So, we did this in a couple of cases. One, which is not really available right now for different reasons, but will be in the future was very high dose intravenous curcumin. And curcumin is taken orally, and you can only get so much absorbed. But very high dose intravenous curcumin, we had a case series of about 15 people where nothing was working. Whether it was their chemo, or natural stuff, or they were just progressing through it. And we had a statistically large enough number of those people either have an arrest of growth of their cancer, or regression of their cancer, to prove the concept that that is something that is directly anti-cancer.
Now, the issues around that are, these were very, very high doses that would be, right now, probably unreachable for cost reason for people. But we proved the concept. Of interest, people should know that there’s a drug company that has a form of curcumin that’s a synthetic curcumin, now in it’s final approval by the FDA as a chemotherapy agent. So, they also are doing it.
So that was one. And then the other was somewhat serendipitous. I’m going to try to really give the cliff notes version of this story, because it’s very long, and it’s wonderful, but it would take us forever. But bottom line is, a collaborative, what I would call metabolic therapy, is another thing that we did with some people who nothing was working on and they were willing to try anything.
So what a collaborative metabolic therapy really evolved to, and what it is, is the diet. And the diet to push you into a metabolic advantage is either a high-raw vegetable, low-carbohydrate diet. So kind of a modification of a Zone diet, where there’s even less carbs but a lot more flavonoids. All the goodies from the vegetables without a lot of sugar. Either that or a ketogenic adaptation diet. So one or the other.
And then we used agents that would go in, because the ketogenesis or even being in the low-carbohydrate environment slows cancer down in one particular way. But there’s a lot of other backdoors out. And what we found was a combo of a couple of things that when we put them together, they shut down some of the back doors out. And we also, in some people, used hyperbaric oxygen, which is another metabolic primer, and a few other things.
So in another group of people where nothing was working, most of them had lymphomas or leukemias. And then there was a small group of people with brain tumors. And they were just progressing through every treatment. We actually had the majority where their cancer either slowed down to a chronic disease basically. Or it actually regressed.
And it was when we did all of that together. And now when I look at the data, we have this wonderful graph that shows the people who didn’t respond. Maybe they felt better but they still died pretty quickly of their cancer. When we look back, the only thing that was in common with that group is they didn’t change their diet at all.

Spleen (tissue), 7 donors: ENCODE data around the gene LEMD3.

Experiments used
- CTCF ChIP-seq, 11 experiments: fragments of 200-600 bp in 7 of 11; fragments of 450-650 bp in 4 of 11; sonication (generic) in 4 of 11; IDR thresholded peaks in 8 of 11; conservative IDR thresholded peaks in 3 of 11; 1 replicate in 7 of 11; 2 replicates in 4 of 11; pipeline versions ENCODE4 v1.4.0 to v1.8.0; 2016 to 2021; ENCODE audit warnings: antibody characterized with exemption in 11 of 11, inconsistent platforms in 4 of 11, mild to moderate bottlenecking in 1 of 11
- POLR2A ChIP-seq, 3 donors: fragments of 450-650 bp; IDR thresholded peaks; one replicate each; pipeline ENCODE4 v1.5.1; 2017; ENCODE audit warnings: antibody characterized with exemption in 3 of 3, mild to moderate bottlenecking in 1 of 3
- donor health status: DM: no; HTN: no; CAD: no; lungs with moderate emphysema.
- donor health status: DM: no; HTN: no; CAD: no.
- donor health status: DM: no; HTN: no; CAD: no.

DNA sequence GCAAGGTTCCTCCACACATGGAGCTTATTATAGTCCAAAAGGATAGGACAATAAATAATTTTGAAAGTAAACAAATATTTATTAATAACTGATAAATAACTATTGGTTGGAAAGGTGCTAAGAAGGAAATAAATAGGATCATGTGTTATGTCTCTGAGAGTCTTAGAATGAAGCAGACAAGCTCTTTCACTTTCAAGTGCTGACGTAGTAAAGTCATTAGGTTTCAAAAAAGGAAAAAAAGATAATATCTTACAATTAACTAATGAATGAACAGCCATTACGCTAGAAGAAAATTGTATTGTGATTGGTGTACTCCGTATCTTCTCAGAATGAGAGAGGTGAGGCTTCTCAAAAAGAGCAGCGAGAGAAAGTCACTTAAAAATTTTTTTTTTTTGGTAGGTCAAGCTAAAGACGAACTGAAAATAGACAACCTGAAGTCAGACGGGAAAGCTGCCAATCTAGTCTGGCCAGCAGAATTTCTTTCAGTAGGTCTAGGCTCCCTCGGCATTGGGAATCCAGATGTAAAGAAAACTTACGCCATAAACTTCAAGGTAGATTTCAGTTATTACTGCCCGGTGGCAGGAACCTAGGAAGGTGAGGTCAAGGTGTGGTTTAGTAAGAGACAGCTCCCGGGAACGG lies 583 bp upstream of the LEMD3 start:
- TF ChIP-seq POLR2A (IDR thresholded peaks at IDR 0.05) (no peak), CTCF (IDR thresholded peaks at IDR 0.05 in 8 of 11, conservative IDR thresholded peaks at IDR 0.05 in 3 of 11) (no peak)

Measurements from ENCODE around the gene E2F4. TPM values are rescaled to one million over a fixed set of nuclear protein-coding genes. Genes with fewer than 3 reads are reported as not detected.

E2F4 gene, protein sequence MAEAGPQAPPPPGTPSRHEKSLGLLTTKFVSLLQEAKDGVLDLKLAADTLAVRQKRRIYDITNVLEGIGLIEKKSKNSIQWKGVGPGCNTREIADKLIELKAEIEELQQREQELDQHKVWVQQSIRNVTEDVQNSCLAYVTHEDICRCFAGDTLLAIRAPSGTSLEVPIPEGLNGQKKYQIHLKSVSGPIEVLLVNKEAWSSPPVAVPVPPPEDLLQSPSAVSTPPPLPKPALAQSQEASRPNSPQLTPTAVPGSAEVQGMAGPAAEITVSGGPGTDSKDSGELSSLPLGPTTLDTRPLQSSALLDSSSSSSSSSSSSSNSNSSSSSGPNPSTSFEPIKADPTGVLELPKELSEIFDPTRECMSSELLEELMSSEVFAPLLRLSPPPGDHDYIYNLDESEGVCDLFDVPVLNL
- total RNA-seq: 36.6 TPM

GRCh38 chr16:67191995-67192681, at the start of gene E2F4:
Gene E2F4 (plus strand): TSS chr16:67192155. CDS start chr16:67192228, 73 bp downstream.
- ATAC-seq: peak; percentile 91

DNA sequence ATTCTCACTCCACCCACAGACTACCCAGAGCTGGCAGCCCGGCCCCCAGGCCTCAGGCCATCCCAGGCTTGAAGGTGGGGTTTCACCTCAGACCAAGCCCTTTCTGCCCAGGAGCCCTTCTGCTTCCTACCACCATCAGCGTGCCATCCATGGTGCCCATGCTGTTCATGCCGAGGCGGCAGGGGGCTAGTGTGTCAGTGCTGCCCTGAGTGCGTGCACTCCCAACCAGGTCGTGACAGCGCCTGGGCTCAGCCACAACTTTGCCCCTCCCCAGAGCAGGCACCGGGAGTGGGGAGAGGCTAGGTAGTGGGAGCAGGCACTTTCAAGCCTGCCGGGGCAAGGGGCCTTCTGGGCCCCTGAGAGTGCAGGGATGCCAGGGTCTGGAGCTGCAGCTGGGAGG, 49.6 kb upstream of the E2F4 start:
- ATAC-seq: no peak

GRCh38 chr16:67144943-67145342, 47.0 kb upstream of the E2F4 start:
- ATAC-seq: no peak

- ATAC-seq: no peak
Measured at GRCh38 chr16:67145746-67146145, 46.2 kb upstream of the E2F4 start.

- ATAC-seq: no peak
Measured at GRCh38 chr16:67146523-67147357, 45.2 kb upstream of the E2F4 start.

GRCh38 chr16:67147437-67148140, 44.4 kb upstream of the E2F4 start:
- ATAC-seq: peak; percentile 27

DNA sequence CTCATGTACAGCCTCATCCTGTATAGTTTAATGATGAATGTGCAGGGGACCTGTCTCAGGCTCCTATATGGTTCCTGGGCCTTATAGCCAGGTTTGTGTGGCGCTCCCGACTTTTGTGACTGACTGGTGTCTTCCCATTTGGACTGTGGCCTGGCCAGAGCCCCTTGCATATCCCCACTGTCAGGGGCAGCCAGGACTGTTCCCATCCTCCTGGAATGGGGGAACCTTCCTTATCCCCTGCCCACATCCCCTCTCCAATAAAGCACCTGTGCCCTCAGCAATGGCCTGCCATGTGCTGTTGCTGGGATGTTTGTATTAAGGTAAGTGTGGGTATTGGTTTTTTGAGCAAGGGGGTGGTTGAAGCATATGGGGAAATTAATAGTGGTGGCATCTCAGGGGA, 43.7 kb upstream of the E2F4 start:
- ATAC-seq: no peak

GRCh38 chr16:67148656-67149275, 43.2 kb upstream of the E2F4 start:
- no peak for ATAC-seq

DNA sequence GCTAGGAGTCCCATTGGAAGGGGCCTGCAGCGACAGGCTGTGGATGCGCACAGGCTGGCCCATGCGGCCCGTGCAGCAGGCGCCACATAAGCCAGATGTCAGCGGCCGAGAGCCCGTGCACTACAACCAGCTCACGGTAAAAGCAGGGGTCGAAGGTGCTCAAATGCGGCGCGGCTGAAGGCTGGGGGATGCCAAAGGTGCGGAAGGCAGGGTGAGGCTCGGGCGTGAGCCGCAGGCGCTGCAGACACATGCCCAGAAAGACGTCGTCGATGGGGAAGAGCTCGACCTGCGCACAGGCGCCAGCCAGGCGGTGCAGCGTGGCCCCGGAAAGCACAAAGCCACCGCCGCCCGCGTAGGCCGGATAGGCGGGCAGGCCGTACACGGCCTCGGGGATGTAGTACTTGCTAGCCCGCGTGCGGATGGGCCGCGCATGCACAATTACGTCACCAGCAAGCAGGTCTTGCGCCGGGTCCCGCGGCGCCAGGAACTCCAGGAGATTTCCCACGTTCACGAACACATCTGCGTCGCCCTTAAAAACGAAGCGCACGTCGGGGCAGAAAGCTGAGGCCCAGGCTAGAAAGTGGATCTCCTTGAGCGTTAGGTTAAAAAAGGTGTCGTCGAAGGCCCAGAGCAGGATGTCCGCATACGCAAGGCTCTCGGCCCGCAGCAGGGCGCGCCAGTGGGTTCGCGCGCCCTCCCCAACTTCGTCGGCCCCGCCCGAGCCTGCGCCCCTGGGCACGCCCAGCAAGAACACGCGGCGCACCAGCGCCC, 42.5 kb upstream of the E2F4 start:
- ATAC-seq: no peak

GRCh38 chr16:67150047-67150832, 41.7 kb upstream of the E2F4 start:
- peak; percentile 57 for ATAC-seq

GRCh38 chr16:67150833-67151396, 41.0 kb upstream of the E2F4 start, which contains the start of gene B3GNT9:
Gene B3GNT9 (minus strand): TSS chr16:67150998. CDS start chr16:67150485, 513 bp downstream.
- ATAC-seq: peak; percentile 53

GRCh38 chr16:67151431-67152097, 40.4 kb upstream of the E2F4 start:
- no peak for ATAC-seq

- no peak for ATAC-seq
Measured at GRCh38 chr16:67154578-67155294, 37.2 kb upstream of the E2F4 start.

So this sort of goes back to, this is an older version of some of the salvage study. But when we did that, it was like, yes these cool agents that go in and help the metabolism shift away from cancer metabolism are great. But if the diet is not there to back it up, the cancer says, “Well, we’ve still got lots of sugar. We’ll find another way to exist.” So that’s another example where we actually showed an anticancer benefit. And like I said, that’s a long story. You can read the whole story in the book and all that.
But bottom line is that really was a turning point. When I saw that data, and I saw the people who lived and who didn’t live or extended their lives way beyond where anyone had guessed. And the one discriminator of success or failure was their diet, now we start with that. And we say, hey you’re going to have to eat anyway. Let’s change your diet, and then we’ll build everything else around that. And it’s been working.
Dr. Ruscio Resources
DrMR: Hey, everyone. This is Dr. Ruscio. I quickly wanted to fill you in on the three main resources that are available to you in case you need help or would like to learn more. Of course, I see patients both via telemedicine, via Skype, and also at my physical practice in Walnut Creek, CA.
There is, of course, my book Healthy Gut, Healthy You, which gives you what I think is one of the best self-help protocols for optimizing your gut health and, of course, understanding why your gut is so important and so massively impactful on your overall health.
And then, finally, if you’re a clinician trying to learn more about my functional medicine approach, there is the Future of Functional Medicine Review which is a monthly newsletter which is a training tool to help sharpen clinical skills.
All of the information for all three of these is available at the url, DrRuscio.com/resources. And in case you’re on the go, that link is available in the description on all of your podcast players. Ok. Back to the show.
Specific Dietary Treatments